In a cold skillet, place duck fat-side down in pan and cook over medium heat for 8 to 10 minutes. Turn breasts and cook 5 to 6 minutes more for medium-rare meat.

Wild Rice Salad:

  • 2 cups wild rice cooked in six cups salted water (approximately 40 minutes) and drained
  • 1 red bell pepper and 1 yellow bell pepper, diced
  • 4 green onions, diced
  • 1 1/2 cups pecans, toasted then chopped
  • 1/2 cup dried cranberries
  • 1/2 cup dried blueberries
  • 1/2 cup chopped parsley

Season to taste with salt, pepper, olive oil and Pomegranate Champagne Vinegar (available at Fresh Market)

Cook over medium heat for 6 to 8 minutes. Cool and purée.

Candied Ginger-Lime Sauce:

  • 1 cup chicken stock
  • 1 teaspoon minced shallot
  • 1/4 cup chopped candied ginger
  • 2 tablespoons rice wine vinegar
  • 3 tablespoons lime juice

Cook over medium heat for 6 to 8 minutes. Cool and purée.

Slice duck breasts and serve over rice salad. Top with candied ginger-lime sauce.

Braised Rabbit with Carrot Jam and Grilled Country Bread
  • 2 whole rabbits, each cut into six pieces
  • 4 tablespoons olive oil
  • 1 medium onion, chopped
  • 2 carrots, chopped
  • 1 parsnip, chopped
  • 1 small sprig rosemary
  • 1 small sprig sage
  • 4 or 5 branches thyme
  • 2 teaspoons coriander seeds
  • 1 cup white wine
  • 2 cups chicken stock
  • salt and pepper  

Season rabbit with salt and pepper and dredge in flour. Brown in olive oil. Remove rabbit from pan and add more oil if needed to sauté vegetables. Add herbs and spices and mix well. Deglaze with white wine. Add stock and simmer. Add rabbit and cover to braise in a 300-degree oven for 11/2 hours. Remove rabbit. Strain stock, purée vegetables and combine for a sauce. Correct seasoning with salt and pepper if necessary.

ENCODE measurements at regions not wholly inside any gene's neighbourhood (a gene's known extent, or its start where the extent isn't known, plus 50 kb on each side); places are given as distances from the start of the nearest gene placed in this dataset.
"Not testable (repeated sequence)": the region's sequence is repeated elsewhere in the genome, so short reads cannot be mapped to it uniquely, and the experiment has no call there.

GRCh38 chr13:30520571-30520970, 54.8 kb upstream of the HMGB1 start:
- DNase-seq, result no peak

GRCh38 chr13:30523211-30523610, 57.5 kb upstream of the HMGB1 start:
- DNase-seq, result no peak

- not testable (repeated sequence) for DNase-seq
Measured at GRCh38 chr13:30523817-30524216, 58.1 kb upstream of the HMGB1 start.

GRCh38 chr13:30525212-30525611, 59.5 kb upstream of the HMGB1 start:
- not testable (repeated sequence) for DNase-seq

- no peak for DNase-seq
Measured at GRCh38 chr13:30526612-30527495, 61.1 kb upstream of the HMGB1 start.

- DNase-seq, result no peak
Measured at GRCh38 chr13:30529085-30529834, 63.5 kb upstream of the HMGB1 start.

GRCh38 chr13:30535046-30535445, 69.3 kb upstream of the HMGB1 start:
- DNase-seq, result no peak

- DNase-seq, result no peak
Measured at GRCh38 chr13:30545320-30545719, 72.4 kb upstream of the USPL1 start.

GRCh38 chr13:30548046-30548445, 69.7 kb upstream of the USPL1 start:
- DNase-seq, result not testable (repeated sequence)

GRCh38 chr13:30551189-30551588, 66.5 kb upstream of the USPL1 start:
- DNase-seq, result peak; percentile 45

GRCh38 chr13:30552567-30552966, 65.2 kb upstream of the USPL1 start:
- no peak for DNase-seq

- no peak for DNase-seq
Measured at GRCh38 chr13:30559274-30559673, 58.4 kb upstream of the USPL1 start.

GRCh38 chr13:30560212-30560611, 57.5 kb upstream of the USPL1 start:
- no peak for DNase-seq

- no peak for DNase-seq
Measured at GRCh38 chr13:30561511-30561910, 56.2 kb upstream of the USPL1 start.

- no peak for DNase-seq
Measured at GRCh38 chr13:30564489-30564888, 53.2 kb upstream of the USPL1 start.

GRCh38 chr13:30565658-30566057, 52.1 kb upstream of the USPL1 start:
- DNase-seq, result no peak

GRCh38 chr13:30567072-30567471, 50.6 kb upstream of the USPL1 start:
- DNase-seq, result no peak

Carrot Jam:

  • 5 medium carrots, julienned
  • 1 pear, julienned
  • 1 1/2 cups honey
  • 2 tablespoons sugar
  • zest of 1 lemon
  • 3 tablespoons lemon juice

Mix pear and lemon juice to prevent discoloration. Mix all ingredients together well. Consistency will be thin. Cover and cook in 250-degree oven for 2 hours. Serve warm or at room temperature.

Serve rabbit with carrot jam and your favorite country bread, grilled.

Tempura Quail with Spicy Dipping Sauce
  • 2 breasts and legs from 8 quails
  • 2 cups tempura flour
  • 1 1/4 cup chilled club soda
  • juice of 1 lime
  • 1 egg
  • 1 cup ice cubes
  • 4 cups peanut oil

Sift flour and whisk in club soda, lime juice and egg. Add ice. (Must use batter immediately.) Heat oil to 350 degrees. Dip quail pieces in batter and fry 4 to 5 minutes. Drain on paper towels.

Spicy Dipping Sauce:

  • 1/3 cup light soy sauce
  • 3 tablespoons sweet soy sauce
  • 1 tablespoon lemon juice
  • 1 1/2 tablespoons deseeded finely chopped green chilies
  • 1/2 teaspoon ground white pepper

Mix all ingredients well.

Serve quail with dipping sauce.

Where to Buy Wild Game:

TheOrganicButcher.com, Charlottesville

RebeccasNaturalFood.com, Charlottesville

BelmontButchery.com, Richmond

PolyfaceFarms.com, Swoope

Jamerson Rabbit Farm, Powhatan, 804-598-3358